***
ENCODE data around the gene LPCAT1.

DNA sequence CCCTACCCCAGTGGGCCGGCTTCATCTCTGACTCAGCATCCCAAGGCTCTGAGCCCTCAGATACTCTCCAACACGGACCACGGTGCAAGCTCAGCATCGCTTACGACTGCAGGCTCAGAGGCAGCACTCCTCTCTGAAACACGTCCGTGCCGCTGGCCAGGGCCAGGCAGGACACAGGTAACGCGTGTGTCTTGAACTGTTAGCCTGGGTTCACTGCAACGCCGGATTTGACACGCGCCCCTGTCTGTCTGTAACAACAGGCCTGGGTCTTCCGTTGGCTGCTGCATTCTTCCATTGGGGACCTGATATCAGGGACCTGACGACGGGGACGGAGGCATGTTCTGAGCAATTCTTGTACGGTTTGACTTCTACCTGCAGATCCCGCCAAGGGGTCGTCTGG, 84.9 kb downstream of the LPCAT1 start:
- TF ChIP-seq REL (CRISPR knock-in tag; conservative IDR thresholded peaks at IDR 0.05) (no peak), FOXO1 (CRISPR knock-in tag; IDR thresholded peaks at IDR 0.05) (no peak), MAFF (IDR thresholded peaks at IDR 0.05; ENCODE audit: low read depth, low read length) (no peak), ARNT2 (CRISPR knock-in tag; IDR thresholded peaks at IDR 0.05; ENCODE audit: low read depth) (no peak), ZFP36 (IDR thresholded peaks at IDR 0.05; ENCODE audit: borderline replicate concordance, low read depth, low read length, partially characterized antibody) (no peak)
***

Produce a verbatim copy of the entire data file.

ENCODE data around the gene LPCAT1.

DNA sequence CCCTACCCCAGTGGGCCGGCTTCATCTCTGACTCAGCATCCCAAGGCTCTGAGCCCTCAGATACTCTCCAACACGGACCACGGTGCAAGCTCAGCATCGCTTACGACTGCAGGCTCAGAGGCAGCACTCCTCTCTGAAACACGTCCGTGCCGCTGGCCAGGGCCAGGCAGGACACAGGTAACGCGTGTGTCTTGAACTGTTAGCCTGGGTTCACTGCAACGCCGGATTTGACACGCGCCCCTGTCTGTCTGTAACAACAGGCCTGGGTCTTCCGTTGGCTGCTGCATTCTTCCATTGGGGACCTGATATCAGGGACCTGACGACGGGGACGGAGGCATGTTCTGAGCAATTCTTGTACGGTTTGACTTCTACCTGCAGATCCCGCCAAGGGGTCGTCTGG, 84.9 kb downstream of the LPCAT1 start:
- TF ChIP-seq REL (CRISPR knock-in tag; conservative IDR thresholded peaks at IDR 0.05) (no peak), FOXO1 (CRISPR knock-in tag; IDR thresholded peaks at IDR 0.05) (no peak), MAFF (IDR thresholded peaks at IDR 0.05; ENCODE audit: low read depth, low read length) (no peak), ARNT2 (CRISPR knock-in tag; IDR thresholded peaks at IDR 0.05; ENCODE audit: low read depth) (no peak), ZFP36 (IDR thresholded peaks at IDR 0.05; ENCODE audit: borderline replicate concordance, low read depth, low read length, partially characterized antibody) (no peak)